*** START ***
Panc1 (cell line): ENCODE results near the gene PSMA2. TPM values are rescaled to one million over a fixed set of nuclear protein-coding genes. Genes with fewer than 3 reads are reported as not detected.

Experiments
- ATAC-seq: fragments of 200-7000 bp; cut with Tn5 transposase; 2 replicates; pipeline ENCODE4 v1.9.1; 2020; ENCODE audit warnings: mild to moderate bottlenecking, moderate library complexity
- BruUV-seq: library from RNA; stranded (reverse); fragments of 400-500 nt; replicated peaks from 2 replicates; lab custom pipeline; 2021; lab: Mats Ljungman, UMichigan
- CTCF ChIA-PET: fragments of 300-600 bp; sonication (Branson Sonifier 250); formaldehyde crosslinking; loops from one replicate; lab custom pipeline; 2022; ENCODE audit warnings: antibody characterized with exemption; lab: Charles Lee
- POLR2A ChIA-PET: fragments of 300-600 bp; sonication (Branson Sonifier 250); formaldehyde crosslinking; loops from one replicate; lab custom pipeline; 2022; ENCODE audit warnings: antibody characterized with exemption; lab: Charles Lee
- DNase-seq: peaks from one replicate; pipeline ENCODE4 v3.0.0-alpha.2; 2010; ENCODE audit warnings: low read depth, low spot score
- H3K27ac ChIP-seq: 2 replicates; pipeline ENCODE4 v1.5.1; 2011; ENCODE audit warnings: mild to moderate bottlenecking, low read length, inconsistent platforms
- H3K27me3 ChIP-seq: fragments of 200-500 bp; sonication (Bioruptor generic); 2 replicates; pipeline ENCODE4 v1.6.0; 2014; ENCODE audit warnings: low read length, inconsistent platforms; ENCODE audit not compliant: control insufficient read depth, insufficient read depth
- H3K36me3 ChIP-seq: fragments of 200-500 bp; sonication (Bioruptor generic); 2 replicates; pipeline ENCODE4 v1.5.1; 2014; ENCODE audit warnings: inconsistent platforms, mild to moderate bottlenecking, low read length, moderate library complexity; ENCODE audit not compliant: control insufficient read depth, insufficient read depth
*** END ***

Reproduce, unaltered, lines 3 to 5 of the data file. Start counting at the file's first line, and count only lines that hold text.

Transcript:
- ATAC-seq: fragments of 200-7000 bp; cut with Tn5 transposase; 2 replicates; pipeline ENCODE4 v1.9.1; 2020; ENCODE audit warnings: mild to moderate bottlenecking, moderate library complexity
- BruUV-seq: library from RNA; stranded (reverse); fragments of 400-500 nt; replicated peaks from 2 replicates; lab custom pipeline; 2021; lab: Mats Ljungman, UMichigan
- CTCF ChIA-PET: fragments of 300-600 bp; sonication (Branson Sonifier 250); formaldehyde crosslinking; loops from one replicate; lab custom pipeline; 2022; ENCODE audit warnings: antibody characterized with exemption; lab: Charles Lee